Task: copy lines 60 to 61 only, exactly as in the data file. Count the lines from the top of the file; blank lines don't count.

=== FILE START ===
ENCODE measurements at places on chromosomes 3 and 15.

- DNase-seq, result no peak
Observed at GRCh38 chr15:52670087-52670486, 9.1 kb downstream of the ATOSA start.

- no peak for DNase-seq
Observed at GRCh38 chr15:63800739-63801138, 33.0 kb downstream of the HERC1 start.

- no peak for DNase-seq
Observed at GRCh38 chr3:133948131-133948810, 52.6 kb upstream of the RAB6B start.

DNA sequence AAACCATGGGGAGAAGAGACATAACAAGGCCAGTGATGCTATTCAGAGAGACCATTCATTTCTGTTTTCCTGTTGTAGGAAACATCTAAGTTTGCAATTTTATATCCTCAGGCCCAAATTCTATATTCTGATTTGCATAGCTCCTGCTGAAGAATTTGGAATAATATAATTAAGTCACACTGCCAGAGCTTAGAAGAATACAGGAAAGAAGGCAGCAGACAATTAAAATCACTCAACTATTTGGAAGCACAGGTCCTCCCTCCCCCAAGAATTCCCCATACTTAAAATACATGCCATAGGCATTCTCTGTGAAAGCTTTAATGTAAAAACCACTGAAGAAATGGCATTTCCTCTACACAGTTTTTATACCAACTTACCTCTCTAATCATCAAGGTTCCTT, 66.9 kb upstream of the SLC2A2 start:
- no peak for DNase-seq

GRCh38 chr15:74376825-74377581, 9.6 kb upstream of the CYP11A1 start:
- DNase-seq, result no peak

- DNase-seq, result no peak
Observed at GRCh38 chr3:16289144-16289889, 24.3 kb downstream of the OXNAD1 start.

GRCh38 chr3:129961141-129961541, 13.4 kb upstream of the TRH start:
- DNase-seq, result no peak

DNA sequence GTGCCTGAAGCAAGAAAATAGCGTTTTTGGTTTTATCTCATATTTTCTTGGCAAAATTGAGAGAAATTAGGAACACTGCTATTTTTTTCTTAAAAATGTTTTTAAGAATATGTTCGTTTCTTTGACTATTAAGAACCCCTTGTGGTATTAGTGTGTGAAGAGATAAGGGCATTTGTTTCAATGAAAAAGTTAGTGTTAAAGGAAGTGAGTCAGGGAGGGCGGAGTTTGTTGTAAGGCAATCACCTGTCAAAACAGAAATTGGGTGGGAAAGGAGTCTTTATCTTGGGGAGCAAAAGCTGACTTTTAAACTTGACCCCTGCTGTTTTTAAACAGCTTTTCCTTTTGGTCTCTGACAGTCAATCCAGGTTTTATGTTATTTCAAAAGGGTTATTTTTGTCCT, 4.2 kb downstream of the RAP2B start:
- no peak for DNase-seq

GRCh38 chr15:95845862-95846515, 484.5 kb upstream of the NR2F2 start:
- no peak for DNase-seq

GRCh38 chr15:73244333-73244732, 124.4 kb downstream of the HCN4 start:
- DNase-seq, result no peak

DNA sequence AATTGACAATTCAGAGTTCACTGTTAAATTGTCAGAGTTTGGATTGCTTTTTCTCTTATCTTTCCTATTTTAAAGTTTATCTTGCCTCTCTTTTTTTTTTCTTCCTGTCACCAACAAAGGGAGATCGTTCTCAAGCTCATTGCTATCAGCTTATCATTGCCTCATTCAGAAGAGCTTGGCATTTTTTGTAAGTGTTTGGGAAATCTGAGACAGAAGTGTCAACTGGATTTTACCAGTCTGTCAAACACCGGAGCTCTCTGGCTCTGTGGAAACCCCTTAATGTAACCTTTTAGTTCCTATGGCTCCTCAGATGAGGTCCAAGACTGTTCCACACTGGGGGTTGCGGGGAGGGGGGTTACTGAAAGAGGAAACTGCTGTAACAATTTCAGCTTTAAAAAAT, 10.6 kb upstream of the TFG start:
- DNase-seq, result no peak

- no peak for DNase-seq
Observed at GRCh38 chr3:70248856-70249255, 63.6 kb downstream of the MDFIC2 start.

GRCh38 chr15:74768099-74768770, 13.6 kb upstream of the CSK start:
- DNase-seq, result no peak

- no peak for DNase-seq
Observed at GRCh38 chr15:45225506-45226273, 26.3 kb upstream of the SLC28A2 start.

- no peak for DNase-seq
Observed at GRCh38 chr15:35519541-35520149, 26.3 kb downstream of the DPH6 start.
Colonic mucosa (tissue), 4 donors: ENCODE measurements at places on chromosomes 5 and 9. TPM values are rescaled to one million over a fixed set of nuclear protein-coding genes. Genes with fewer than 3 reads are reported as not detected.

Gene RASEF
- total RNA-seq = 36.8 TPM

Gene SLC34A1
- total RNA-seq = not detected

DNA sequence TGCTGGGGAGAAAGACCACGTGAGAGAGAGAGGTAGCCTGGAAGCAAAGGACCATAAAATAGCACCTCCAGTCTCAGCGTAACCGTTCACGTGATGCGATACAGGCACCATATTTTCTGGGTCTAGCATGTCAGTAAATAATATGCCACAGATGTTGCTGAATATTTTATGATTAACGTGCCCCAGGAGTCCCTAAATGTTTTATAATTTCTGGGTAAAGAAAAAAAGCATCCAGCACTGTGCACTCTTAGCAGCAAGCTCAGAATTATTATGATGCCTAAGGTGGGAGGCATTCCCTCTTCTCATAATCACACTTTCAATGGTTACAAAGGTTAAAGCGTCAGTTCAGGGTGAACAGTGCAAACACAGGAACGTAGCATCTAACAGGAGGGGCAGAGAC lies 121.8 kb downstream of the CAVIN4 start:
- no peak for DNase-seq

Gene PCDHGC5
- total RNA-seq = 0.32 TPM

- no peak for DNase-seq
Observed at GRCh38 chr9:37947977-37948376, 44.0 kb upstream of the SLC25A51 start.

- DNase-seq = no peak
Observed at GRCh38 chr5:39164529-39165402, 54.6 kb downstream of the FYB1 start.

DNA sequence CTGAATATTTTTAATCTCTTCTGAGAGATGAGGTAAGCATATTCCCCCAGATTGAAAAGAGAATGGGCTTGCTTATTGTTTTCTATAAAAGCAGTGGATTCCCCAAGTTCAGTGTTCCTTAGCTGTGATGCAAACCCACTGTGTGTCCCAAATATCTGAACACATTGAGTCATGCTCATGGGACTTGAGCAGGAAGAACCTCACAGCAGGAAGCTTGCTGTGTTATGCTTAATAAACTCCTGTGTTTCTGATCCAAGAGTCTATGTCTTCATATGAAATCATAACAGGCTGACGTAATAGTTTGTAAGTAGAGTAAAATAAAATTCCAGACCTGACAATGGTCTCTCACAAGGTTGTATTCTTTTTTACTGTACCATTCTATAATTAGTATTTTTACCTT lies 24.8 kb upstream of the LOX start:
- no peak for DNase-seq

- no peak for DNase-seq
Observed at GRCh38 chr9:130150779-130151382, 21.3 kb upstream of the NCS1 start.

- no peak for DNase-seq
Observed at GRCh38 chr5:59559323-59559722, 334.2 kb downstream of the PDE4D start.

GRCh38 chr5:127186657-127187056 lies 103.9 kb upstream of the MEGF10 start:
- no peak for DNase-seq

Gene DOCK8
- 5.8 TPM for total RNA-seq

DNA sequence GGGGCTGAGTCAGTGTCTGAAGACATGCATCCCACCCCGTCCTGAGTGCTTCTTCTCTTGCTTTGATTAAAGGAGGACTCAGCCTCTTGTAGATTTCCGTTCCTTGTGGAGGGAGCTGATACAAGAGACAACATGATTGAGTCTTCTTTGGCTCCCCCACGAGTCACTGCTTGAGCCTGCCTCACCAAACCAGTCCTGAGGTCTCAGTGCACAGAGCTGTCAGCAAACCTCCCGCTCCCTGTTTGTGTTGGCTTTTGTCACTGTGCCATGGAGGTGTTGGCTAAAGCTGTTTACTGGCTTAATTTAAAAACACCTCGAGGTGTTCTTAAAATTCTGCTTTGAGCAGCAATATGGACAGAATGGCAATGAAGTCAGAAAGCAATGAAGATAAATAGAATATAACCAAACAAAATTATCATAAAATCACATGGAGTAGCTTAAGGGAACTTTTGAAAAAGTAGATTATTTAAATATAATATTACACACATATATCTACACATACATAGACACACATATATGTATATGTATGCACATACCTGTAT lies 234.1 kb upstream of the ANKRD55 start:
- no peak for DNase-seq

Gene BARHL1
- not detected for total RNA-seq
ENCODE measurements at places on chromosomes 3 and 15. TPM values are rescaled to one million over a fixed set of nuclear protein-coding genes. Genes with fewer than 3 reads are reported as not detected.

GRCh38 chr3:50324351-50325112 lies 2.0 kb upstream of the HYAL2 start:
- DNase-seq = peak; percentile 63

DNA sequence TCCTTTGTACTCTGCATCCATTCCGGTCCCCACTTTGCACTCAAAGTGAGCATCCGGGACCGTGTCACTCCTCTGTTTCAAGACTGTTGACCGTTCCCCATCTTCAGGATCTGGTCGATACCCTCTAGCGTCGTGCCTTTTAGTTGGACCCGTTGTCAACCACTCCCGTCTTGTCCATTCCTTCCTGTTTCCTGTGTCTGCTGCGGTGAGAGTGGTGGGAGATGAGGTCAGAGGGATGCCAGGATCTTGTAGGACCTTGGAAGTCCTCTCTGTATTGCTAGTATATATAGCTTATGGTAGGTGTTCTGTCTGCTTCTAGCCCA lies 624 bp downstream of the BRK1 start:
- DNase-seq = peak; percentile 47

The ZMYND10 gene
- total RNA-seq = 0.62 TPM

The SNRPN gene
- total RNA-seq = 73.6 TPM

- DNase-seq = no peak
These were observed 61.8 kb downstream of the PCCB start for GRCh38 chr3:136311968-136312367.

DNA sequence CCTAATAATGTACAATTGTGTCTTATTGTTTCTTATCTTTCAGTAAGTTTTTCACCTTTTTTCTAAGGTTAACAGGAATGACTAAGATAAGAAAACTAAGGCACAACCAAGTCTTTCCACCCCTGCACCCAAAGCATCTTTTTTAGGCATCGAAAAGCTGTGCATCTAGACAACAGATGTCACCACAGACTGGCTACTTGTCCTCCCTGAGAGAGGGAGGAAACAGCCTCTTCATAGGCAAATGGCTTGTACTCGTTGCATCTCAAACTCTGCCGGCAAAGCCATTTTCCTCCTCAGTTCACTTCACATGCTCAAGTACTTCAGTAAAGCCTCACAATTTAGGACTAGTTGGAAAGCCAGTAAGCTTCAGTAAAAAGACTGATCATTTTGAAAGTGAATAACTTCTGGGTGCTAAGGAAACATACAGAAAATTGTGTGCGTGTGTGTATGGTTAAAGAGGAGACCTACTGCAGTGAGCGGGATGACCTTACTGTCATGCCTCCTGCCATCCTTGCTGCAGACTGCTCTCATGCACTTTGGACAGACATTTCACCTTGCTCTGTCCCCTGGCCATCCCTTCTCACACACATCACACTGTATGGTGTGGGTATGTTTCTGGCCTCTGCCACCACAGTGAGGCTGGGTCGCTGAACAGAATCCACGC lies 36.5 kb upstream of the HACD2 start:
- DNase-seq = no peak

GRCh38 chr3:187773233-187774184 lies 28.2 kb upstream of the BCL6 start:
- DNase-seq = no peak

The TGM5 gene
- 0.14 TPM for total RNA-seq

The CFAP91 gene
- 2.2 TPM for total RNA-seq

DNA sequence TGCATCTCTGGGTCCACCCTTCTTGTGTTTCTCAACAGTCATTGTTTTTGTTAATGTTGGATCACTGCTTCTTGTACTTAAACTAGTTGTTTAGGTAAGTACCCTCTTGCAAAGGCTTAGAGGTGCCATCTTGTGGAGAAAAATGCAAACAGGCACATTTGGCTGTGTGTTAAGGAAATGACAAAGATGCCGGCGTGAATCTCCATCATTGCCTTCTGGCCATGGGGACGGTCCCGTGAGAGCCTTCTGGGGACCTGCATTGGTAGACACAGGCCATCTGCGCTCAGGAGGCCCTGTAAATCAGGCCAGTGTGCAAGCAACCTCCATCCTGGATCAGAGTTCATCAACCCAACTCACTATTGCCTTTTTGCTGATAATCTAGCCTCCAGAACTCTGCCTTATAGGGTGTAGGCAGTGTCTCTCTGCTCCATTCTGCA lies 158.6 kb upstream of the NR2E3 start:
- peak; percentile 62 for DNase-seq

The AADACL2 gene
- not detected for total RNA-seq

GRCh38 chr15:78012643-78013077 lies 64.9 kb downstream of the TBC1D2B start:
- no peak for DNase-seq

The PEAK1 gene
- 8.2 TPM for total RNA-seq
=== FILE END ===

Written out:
GRCh38 chr3:50324351-50325112 lies 2.0 kb upstream of the HYAL2 start:
- DNase-seq = peak; percentile 63